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Renee Barton '07

National Guard member returns home to guide students

Earlier this year, Sgt. 1st Class Renee (Huggins) Barton '07 extended her military contract while flying in a Blackhawk helicopter over Whitworth University. As a proud Whitworth alumna and Washington Army National Guard collegiate advisor, she figured it was a fitting way to take her oath.

"I wanted this oath of extension to be memorable," Barton says, "and what better way than with my military crew and my Whitworth crew over the Pine Bowl."

In 2018, Barton asked to return to her hometown of Spokane to work as the collegiate advisor for Whitworth and Gonzaga University.

Her job involves helping current and prospective students with military-related interests.

"My role is to assist future hometown heroes who want to stay in their communities, serve their country and attend college," she says.

One aspect of that assistance is helping secure scholarships for students. Recently, Barton helped Luke Miller '23 receive the full-tuition Minuteman Scholarship.

"It was a very proud moment for me to make the call to tell him he would be receiving a full ride to Whitworth," she says.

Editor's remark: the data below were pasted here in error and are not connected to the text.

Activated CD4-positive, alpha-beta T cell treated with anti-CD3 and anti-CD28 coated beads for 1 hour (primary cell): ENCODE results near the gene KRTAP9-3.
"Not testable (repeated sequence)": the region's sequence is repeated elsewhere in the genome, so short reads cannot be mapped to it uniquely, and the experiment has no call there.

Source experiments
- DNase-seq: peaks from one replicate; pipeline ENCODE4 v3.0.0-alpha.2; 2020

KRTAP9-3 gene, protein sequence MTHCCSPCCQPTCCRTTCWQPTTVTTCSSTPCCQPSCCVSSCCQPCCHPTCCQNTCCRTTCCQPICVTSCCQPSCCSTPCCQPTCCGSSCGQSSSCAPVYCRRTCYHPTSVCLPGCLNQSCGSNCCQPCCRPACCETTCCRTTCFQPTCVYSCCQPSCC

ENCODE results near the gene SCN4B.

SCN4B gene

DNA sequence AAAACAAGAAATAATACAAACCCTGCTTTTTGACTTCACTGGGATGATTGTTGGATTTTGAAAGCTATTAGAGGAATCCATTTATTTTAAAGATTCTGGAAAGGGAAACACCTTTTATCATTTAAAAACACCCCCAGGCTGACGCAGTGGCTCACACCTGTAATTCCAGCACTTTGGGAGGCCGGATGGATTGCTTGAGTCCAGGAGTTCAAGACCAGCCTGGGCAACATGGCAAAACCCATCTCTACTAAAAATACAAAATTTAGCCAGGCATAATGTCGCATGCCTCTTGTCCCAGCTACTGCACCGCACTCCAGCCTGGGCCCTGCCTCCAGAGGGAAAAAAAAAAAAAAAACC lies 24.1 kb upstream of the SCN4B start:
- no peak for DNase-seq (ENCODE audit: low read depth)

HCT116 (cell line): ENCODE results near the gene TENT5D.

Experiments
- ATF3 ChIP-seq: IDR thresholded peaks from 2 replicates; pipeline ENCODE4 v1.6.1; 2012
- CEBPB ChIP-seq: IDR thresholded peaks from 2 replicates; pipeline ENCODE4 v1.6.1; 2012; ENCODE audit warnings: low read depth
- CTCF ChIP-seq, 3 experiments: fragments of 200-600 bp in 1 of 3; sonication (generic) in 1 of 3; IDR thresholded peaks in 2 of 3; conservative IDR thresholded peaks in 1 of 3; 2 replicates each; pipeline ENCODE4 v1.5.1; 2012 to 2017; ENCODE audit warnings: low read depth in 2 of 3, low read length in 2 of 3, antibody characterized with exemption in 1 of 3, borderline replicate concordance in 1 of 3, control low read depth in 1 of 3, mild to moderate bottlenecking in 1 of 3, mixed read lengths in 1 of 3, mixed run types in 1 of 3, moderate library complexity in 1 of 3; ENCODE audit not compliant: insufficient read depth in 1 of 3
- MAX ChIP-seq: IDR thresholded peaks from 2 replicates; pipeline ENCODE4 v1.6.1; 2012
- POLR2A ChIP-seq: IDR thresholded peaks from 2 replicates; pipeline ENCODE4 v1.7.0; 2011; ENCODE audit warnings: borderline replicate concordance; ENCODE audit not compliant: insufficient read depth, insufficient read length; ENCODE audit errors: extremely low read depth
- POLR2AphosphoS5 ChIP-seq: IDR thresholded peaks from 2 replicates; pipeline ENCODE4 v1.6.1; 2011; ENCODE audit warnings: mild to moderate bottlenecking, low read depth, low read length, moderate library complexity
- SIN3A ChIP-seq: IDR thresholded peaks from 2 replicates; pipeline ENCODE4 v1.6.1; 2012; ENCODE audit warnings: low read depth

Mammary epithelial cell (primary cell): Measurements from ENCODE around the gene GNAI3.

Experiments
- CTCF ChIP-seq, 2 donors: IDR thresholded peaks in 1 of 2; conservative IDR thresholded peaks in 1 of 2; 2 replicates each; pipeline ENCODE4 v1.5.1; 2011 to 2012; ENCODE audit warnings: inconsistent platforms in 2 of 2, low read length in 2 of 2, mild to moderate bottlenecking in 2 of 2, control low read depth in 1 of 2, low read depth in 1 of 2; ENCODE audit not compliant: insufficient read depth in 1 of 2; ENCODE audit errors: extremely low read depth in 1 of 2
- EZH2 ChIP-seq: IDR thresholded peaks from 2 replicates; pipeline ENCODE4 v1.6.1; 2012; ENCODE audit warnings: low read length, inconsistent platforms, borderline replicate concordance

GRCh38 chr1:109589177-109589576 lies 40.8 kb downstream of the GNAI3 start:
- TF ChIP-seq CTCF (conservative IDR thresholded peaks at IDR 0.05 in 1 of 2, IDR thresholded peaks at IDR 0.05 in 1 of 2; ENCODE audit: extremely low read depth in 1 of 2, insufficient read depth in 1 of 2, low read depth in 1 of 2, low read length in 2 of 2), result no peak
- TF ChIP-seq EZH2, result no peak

Attending Whitworth changed Barton’s worldview, and she values providing opportunities for students to come to Whitworth and experience their own transformations.

"My time at Whitworth got me out of my shell," the former English major says. "Before I became senator of Warren Hall, I was a 'people-pleaser.' During my stint on ASWU, I learned the hard way that you cannot please everyone; you have to pick your battles wisely."

Barton appreciates the similar connection she shares with the Whitworth and military communities.

"Both are a family," she says. "During military training, you are going through something that only a handful of others have gone through and completed. When I see another veteran or service member, there is an unspoken connection like, 'Hey, I got you… I’ve been there.'"

She feels the same when she speaks to current Whitworth students. "I remember what it is like to sit through a Core 250 lecture after a midnight game of frolf, or to take off running when you hear a pinecone break free from a tree," Barton says.

Barton is grateful to be able to serve both of her communities through her role as an advisor, and she wants students to know she is an available resource to them.

"Ask me all the questions," she says. "There is never anything wrong with getting all the facts before you do something."